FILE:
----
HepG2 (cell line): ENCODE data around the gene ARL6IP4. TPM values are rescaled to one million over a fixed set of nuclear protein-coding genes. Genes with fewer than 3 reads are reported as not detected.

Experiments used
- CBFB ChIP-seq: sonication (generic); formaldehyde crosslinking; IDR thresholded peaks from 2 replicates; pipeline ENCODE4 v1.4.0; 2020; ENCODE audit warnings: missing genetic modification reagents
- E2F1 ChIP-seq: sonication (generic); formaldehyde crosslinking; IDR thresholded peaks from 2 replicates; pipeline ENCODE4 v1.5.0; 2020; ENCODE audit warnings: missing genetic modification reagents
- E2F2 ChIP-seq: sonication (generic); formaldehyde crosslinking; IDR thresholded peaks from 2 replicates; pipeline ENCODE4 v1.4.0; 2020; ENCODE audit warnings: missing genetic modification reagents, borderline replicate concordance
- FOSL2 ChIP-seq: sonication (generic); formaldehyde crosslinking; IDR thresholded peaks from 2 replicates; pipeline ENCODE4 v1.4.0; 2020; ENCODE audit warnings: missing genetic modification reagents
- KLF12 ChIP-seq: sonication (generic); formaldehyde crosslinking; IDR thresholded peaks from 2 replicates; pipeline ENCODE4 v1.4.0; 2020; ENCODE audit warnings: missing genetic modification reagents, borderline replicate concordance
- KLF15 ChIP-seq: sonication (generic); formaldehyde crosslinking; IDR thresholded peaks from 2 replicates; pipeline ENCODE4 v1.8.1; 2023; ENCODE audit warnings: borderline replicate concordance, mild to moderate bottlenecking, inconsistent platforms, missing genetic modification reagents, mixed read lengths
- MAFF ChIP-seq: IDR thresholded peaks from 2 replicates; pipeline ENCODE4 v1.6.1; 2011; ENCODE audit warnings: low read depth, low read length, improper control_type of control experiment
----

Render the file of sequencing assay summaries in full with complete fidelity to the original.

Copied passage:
HepG2 (cell line): ENCODE data around the gene ARL6IP4. TPM values are rescaled to one million over a fixed set of nuclear protein-coding genes. Genes with fewer than 3 reads are reported as not detected.

Experiments used
- CBFB ChIP-seq: sonication (generic); formaldehyde crosslinking; IDR thresholded peaks from 2 replicates; pipeline ENCODE4 v1.4.0; 2020; ENCODE audit warnings: missing genetic modification reagents
- E2F1 ChIP-seq: sonication (generic); formaldehyde crosslinking; IDR thresholded peaks from 2 replicates; pipeline ENCODE4 v1.5.0; 2020; ENCODE audit warnings: missing genetic modification reagents
- E2F2 ChIP-seq: sonication (generic); formaldehyde crosslinking; IDR thresholded peaks from 2 replicates; pipeline ENCODE4 v1.4.0; 2020; ENCODE audit warnings: missing genetic modification reagents, borderline replicate concordance
- FOSL2 ChIP-seq: sonication (generic); formaldehyde crosslinking; IDR thresholded peaks from 2 replicates; pipeline ENCODE4 v1.4.0; 2020; ENCODE audit warnings: missing genetic modification reagents
- KLF12 ChIP-seq: sonication (generic); formaldehyde crosslinking; IDR thresholded peaks from 2 replicates; pipeline ENCODE4 v1.4.0; 2020; ENCODE audit warnings: missing genetic modification reagents, borderline replicate concordance
- KLF15 ChIP-seq: sonication (generic); formaldehyde crosslinking; IDR thresholded peaks from 2 replicates; pipeline ENCODE4 v1.8.1; 2023; ENCODE audit warnings: borderline replicate concordance, mild to moderate bottlenecking, inconsistent platforms, missing genetic modification reagents, mixed read lengths
- MAFF ChIP-seq: IDR thresholded peaks from 2 replicates; pipeline ENCODE4 v1.6.1; 2011; ENCODE audit warnings: low read depth, low read length, improper control_type of control experiment